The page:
Yoga shown to alleviate depression

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Yoga is a challenging physical workout, but studies suggest it has a powerful connection with our minds, too. Yoga has been shown to alleviate depression all by itself. Now, a new study proves it works.

Amanda Vigil, for example, had dabbled in yoga just a little bit before she became a research participant. For the study, she went twice a week for 90 minutes each session.

"At the beginning of the study I was really struggling with centering myself. That's how depression is, you get sunk into a feeling or a moment, or a sort of drudgery," she says.

"It's the very first study in the US that's looking at yoga as a sole treatment for diagnosed major depression," says Dr. Sudha Prathikanti, a UCSF psychiatrist.

UCSF's lead researcher studied men and women age 18 to 72 at the Osher Center for Integrative Medicine. Half learned about yoga in lectures and the other half actually "did" yoga in structured classes.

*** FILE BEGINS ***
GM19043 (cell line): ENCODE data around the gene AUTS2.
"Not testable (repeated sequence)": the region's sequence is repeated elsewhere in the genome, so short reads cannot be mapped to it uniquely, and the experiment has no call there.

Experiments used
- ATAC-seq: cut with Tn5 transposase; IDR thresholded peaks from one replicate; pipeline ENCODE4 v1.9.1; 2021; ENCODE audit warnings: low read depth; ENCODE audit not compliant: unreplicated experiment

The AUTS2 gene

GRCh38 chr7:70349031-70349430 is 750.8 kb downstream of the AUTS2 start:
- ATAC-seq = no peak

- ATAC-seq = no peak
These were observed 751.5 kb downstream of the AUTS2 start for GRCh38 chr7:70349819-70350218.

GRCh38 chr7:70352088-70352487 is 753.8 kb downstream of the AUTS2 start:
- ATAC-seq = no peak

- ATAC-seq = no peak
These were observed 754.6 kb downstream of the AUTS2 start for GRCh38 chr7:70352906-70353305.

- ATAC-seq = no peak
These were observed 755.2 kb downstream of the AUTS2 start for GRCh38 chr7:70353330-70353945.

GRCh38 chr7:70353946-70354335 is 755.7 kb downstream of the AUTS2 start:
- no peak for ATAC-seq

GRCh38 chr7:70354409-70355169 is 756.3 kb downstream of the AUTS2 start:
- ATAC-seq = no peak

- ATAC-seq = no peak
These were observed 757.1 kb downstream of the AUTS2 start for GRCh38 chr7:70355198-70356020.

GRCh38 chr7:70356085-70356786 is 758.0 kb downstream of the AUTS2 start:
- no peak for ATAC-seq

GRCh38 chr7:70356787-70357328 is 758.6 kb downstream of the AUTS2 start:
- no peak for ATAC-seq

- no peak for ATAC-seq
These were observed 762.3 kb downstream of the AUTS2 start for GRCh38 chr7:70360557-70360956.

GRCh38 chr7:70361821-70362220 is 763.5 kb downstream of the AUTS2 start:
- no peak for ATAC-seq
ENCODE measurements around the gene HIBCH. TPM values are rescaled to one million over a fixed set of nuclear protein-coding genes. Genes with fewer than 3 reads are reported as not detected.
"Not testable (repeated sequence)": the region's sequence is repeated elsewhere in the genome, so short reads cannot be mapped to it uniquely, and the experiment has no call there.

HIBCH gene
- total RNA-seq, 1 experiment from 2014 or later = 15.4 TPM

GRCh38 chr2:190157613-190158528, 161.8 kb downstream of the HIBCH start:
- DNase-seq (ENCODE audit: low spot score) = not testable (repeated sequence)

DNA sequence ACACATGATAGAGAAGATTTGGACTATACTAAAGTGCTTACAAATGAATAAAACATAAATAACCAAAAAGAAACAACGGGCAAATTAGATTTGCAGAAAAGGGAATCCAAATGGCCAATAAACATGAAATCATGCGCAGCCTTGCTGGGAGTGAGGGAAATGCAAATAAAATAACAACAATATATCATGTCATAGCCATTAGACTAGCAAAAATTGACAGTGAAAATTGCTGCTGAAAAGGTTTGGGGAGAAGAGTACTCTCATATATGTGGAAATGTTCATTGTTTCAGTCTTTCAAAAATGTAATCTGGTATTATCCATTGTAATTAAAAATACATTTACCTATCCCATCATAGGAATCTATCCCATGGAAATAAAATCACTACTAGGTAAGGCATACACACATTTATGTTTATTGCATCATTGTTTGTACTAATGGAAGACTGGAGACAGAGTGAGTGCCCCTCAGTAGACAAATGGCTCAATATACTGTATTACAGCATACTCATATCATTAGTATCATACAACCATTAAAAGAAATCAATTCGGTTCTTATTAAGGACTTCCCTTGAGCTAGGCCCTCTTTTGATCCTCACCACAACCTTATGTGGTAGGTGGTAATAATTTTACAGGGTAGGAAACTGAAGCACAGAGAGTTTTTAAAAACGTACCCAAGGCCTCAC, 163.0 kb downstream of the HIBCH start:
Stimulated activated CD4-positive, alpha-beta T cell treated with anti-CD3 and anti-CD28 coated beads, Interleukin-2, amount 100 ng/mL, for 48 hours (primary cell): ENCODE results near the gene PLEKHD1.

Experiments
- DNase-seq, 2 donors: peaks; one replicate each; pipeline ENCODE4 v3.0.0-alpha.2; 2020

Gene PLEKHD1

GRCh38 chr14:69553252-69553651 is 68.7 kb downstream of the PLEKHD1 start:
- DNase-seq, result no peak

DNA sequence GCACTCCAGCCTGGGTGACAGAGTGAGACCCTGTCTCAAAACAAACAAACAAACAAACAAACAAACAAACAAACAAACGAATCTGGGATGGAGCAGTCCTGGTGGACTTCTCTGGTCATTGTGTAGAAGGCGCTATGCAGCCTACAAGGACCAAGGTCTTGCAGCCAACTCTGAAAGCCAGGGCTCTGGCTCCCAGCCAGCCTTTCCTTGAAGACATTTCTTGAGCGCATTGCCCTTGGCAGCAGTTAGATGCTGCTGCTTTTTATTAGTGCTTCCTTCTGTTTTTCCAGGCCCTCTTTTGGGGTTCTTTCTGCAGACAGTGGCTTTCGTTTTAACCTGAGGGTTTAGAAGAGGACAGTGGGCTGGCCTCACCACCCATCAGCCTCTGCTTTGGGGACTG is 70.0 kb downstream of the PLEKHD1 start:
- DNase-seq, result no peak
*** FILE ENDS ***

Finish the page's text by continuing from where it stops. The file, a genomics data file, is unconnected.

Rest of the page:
"Sixty percent of the people in the yoga group got remission, which means minimal to zero symptoms of depression, so that is a dramatic decrease. The control group only got 10 percent remission," Dr. Prathikanti says. The study went for eight weeks and no one was on medication or in therapy, so the effect was solely yoga.

None of this comes as a surprise to those who practice.

"Really, it is transformative and a lot of it is about being quiet, have dedicated quiet space," says Maile Sivert, an owner of the second oldest yoga studio in San Francisco. He says people come in with physical ailments the mental benefits often hook them. Many yoga stretches that open the chest for breathing are known as mood-lifting.

"So, when we are depressed, there's the posturing we think of, like this, so opening the opposite way, and breathing and getting some space in," Sivert explains.

By definition, yoga is about calming the mind:

"We don't feel like we're good enough, or we question our choices, and get lost in our mind, so this is about quieting that," Sivert says.

UC's study group was small, just 38 people, and more research is certain to follow. 

Prathikanti says: "But for the general public standpoint if they enjoy yoga and they find mood benefits, they'll keep doing it and that's what's driving the science," says Dr. Prathikanti.

"I can do this anywhere, at any point in my life, as a center myself. That's like tools I learned, I took with me," Vigil says. For the 31-year-old high school arts teacher, the study was a turning point. She now feels self-empowered managing her depression .

The patients in this study suffered depression but it was mild or moderate, not severe. In more serious cases, the doctor says yoga alone isn't likely to work all by itself but it might help mixed with other treatments.